Equity valuation refers to the approach and methodology applied to determine the intrinsic value of the shareholders equity in a company. Intrinsic value is the true value of a company based on its fundamentals such as its growth rate, management quality, strategic advantage and other tangible and intangible factors. Shareholders equity (or equity) represents the stake of shareholders in a company. It includes the initial investment, cumulative retained earnings and cumulative other comprehensive income of the company among other things.
Book value of equity equals total assets of the company minus its total liabilities. This fundamental relationship is represented by the accounting equation. In case of listed equity (i.e. stock of companies which are listed on a public stock exchange), market value is readily available. Total market value of all outstanding common stock of the company is referred to as market capitalization and it equals current market price per share multiplied by total number of outstanding shares of common stock.
Intrinsic value is different from market value. While market value represents the value assigned to the company by market forces, intrinsic value is a value that ought to prevail when all investors consider all the information related to the company’s business.
Equity valuation models can be broadly categorized into (a) relative valuation and (b) absolute valuation. In relative valuation, a stock’s value is determined in relation to market value of comparable stocks. Under this approach, we determine price multiples (such as price to earnings ratio (P/E ratio), price to book ratio, price to sales ratio, etc.) of comparable companies and multiply it with expected earnings, book value and/or sales of the company under valuation.
Under the absolute valuation approach, there are two methods to value equity: (a) determining the total firm value based on free cash flows and subtracting the market value of its debt, in which case the cash flows are discounted using the cost of capital, and (b) determining the value of equity directly by discounting the free cash flows to equity using the cost of equity of the company.
In absolute valuation, value is determined by discounting future cash flows under different models, i.e. single-stage dividend discount model, multi-stage dividend discount model, free cash flows based model, etc. The choice of model depends on whether the equity stake under consideration is a majority holding (>50%) or a minority stake, certainty with which cash flows can be forecasted, the growth stage of the company and whether the stock is listed on an exchange or not.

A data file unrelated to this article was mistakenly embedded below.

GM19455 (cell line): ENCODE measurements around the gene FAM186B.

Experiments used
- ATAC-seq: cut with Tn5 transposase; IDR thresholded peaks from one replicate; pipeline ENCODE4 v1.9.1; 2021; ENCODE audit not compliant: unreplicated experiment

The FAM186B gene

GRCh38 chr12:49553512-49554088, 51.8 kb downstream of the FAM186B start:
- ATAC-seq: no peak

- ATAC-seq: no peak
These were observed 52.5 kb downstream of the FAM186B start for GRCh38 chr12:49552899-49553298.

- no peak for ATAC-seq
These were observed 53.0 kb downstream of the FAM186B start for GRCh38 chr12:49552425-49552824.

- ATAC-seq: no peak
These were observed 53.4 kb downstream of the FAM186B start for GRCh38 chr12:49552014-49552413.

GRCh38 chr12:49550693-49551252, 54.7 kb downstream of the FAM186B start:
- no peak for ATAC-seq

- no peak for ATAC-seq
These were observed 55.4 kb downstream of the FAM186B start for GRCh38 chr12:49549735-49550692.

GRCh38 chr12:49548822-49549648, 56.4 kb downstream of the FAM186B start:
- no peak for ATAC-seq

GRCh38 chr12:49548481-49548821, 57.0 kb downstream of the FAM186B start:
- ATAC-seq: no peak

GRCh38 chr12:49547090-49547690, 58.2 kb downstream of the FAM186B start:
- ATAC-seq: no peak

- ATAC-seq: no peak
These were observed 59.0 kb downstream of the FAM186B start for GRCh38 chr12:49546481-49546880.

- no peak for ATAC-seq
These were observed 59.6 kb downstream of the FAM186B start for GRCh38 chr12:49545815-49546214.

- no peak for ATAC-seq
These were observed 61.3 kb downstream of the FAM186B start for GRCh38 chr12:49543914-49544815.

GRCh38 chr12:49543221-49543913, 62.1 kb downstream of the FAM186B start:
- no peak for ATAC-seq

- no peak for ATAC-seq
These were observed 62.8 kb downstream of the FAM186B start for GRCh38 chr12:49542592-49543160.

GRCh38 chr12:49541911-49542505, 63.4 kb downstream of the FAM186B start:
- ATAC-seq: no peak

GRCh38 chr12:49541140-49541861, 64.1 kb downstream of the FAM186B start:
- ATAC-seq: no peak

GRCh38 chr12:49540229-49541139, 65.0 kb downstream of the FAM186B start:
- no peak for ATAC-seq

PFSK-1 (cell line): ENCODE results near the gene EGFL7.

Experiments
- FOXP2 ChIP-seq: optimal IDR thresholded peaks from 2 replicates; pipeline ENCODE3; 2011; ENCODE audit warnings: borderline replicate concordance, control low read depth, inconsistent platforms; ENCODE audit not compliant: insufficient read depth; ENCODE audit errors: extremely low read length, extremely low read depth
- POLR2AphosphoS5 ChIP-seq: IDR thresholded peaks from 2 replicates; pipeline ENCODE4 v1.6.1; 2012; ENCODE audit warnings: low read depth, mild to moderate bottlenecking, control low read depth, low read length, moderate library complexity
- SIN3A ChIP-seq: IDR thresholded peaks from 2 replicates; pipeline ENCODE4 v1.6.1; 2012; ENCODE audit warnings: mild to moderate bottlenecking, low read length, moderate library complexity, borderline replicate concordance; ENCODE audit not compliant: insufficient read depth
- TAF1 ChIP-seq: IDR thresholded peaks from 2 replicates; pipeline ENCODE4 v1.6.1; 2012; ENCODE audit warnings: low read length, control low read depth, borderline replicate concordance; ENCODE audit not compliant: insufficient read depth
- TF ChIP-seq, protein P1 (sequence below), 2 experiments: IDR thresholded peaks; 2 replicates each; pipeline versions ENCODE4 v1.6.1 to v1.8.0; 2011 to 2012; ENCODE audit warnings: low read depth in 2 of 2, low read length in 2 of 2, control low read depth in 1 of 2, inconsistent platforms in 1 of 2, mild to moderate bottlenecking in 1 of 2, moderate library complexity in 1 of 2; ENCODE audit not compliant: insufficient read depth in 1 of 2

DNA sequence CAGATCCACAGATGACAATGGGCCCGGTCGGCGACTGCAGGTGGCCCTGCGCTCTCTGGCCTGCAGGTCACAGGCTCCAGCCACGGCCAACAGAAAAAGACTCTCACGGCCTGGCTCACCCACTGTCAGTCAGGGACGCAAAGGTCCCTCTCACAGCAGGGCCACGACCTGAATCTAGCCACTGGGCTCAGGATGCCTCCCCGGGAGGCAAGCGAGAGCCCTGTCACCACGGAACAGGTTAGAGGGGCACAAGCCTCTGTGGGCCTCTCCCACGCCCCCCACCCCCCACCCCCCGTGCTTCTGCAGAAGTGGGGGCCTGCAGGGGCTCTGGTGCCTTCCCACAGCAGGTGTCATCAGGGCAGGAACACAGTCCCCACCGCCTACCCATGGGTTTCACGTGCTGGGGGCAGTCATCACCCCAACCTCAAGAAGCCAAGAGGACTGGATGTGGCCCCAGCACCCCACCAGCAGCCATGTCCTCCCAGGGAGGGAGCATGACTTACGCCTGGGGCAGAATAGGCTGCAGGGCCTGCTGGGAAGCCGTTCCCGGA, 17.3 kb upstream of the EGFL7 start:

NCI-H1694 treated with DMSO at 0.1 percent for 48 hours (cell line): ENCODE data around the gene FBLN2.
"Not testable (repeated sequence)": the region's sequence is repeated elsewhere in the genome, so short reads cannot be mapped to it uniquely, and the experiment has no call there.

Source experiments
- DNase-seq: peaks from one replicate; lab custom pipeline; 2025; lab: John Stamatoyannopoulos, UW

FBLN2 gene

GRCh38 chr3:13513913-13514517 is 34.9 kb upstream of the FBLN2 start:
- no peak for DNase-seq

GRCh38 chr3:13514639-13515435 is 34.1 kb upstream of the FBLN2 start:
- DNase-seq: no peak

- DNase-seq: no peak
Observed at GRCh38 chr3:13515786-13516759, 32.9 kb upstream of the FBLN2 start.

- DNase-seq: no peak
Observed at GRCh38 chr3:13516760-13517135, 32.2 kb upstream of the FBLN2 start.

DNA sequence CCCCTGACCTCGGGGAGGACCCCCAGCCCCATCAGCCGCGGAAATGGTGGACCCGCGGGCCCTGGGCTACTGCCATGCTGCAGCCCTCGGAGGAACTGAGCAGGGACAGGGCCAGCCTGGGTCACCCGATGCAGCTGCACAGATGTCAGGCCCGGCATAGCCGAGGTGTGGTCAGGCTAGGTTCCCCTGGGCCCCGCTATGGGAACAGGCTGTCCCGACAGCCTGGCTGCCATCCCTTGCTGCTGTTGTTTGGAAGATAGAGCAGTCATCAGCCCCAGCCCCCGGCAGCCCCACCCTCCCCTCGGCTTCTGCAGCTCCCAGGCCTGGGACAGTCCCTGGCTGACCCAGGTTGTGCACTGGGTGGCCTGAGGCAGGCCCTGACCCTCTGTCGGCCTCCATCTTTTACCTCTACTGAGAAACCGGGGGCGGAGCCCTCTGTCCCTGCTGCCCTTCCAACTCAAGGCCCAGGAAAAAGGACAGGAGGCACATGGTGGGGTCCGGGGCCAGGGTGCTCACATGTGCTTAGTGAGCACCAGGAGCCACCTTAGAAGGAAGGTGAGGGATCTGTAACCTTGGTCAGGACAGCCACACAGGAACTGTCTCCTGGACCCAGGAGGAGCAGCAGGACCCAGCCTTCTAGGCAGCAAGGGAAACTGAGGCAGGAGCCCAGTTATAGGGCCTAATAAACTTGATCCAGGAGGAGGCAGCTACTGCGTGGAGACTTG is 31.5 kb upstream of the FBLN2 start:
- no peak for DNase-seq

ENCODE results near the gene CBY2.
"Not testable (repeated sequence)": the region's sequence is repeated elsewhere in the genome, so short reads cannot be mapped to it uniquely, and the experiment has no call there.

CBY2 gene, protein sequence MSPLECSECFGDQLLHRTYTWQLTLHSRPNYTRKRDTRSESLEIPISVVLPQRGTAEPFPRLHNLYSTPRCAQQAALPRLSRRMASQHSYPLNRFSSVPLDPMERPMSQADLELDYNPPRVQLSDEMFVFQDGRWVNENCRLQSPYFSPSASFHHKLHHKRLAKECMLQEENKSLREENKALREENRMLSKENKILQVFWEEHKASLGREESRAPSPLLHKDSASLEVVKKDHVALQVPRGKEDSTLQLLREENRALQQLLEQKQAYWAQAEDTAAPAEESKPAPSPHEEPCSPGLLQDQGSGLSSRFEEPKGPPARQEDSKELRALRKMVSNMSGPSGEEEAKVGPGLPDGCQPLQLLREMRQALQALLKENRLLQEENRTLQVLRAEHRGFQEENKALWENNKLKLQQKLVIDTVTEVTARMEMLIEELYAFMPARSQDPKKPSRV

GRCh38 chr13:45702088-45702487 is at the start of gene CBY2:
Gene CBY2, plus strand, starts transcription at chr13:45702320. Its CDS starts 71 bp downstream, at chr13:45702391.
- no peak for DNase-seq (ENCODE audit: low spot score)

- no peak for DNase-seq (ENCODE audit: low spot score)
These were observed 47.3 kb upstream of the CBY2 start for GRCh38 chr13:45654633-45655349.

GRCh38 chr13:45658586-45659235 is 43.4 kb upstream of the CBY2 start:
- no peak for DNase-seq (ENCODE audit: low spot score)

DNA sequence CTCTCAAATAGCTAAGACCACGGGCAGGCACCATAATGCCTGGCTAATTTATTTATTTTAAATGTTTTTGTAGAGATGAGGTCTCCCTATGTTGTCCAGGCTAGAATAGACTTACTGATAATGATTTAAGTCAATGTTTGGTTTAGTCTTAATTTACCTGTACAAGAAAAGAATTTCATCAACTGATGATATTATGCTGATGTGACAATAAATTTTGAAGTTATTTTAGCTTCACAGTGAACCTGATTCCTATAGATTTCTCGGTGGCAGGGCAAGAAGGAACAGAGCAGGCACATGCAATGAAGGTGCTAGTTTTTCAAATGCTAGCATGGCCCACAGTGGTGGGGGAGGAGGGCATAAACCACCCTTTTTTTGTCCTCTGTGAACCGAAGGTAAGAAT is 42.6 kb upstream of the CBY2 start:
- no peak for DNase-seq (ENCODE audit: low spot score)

Under the dividend discount valuation model, value of a company’s stock is arrived at using the following formula:
|Value of a Share =||Dividend per Share Next Year|
|Required Return on Equity – Dividend Growth Rate|
Value of Equity = Value per Share × Number of Common Shares Outstanding
In multi-stage dividend discount model, different level of dividend per share is expected in different periods, each of which is independently discounted.
Dividend discount models are appropriate valuation approaches in valuing a minority stage in the company.
In case of majority holding, value of a company is best determined by discounting the free cash flows to firm (FCF) or free cash flows to equity (FCFE) using the cost of capital as follows:
|Value of a Company =||Free Cash Flows to Firm Next Year|
|Cost of Capital – Growth Rate of FCF|
Value of Equity = Value of Company – Market Value of Debt
Value of equity can be determined directly using the following formula:
|Value of Equity =||Free Cash Flows to Equity|
|Required Rate of Return on Equity – Growth Rate of FCFE|
Written by Obaidullah Jan, ACA, CFA and last revised on